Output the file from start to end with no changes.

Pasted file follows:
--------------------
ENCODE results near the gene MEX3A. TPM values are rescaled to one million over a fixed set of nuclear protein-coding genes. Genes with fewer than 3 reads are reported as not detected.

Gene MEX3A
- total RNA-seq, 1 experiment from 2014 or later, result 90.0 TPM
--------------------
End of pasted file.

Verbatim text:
ENCODE results near the gene MEX3A. TPM values are rescaled to one million over a fixed set of nuclear protein-coding genes. Genes with fewer than 3 reads are reported as not detected.

Gene MEX3A
- total RNA-seq, 1 experiment from 2014 or later, result 90.0 TPM